Xie regains Women’s Honinbo title: The fifth game of the 36th Women’s Honinbo title match was held in the Special2017.12.03_Xie left wins #5 hon05_06 Playing Room on the 7th floor of the Nihon Ki-in in Tokyo on November 29. Playing black, Xie Yimin (left) defeated the defending champion Fujisawa Rina by 8.5 titles and regained the title she lost to her last year. She was very relieved to be able to end the year on a good note. In the last year or so, Fujisawa had dominated the women’s titles, winning four to Xie’s one, but this win restored her to her familiar position of multiple title-holder (she already held the Women’s Kisei). Fujisawa is left with the Women’s Hollyhock Cup (sponsored by the Aizu Central Hospital), the Women’s Meijin, and the Senko Cup. This is the ninth time Xie has won the Women’s Honinbo. She and Kusunoki Mitsuko are the only players who have made two comebacks. This is Xie’s 27th title.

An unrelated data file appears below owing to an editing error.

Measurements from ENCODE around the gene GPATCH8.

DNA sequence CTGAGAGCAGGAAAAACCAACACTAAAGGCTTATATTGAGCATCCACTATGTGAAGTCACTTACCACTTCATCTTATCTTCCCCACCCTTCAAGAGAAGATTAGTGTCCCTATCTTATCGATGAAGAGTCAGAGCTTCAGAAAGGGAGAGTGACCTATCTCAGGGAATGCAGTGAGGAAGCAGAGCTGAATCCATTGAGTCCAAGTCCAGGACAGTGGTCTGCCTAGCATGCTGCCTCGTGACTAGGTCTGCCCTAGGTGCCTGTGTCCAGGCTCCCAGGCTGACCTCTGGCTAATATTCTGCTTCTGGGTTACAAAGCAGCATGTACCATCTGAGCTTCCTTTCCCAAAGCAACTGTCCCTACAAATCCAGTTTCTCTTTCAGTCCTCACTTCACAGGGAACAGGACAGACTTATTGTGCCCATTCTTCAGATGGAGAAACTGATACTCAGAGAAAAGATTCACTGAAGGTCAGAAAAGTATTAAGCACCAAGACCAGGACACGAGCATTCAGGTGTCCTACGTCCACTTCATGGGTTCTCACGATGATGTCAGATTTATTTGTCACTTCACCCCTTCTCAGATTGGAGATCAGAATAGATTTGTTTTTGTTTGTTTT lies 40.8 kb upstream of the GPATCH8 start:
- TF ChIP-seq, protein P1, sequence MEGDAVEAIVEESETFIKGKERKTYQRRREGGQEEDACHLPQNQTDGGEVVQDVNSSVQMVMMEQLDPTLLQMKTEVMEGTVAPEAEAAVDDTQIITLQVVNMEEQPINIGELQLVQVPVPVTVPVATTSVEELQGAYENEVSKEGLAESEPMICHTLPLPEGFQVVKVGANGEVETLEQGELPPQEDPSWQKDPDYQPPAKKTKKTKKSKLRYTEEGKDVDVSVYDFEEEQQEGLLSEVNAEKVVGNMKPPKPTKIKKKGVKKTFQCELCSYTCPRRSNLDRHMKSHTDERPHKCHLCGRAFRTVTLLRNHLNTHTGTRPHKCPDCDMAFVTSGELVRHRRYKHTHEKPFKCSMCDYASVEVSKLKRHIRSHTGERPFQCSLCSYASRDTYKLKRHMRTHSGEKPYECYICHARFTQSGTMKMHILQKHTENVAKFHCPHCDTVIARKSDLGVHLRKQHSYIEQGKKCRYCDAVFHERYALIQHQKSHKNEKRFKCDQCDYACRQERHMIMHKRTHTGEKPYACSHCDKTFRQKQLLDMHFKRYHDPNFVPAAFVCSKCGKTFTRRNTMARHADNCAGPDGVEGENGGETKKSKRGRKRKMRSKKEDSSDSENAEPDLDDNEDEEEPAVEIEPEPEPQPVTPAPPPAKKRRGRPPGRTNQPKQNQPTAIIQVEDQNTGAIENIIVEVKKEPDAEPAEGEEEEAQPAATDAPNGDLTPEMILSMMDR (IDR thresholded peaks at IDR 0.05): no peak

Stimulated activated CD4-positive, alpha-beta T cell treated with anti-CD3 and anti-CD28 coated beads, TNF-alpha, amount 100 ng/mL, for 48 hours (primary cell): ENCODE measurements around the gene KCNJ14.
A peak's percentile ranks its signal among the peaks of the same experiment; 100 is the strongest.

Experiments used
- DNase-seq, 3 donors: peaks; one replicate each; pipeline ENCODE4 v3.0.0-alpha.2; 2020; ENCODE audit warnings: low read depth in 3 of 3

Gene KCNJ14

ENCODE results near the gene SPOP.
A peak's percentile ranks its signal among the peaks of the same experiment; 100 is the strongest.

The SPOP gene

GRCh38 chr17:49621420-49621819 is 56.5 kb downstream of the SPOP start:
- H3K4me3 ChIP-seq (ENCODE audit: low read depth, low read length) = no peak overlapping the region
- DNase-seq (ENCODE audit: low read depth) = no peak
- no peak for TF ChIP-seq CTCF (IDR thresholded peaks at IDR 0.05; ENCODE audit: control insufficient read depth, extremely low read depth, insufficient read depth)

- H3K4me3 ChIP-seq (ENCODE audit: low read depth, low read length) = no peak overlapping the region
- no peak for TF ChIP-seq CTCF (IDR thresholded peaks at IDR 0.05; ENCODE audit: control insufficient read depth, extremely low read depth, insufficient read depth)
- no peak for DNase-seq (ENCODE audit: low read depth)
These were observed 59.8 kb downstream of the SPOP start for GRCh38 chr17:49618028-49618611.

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Tokugawa Memorial Go Congress features dozens of high-profile pros

Monday November 27, 2017

Forty-seven high-profile professional go players — including Michael Redmond 9P — will be participating in the Tokugawa Memorial Go 2017.11.27_ShizuokaCongress in Shizuoka, Japan next February. The event will run from February 11-18, 2018, with a main daily tournament game, followed by other events including instruction and commentaries by professional go players, as well as a 13×13 tournament, go relay, and kids tournament. Tokugawa Ieyasu was the founder and first shogun of the Tokugawa shogunate of Japan, which effectively ruled Japan from the Battle of Sekigahara in 1600 until the Meiji Restoration in 1868. Shizuoka is a city on the south coast of Japan. It’s known for views of Mount Fuji from Miho no Matsubara beach and the Nihondaira Plateau. A cable car links the plateau to Kunōzan Tōshō-gū, an ornate 17th-century shrine and original burial place of Shogun Tokugawa Ieyasu. Sunpu Castle features ruins of the original castle and a recreated turret. The Toro Museum archaeological site displays Iron Age dwellings.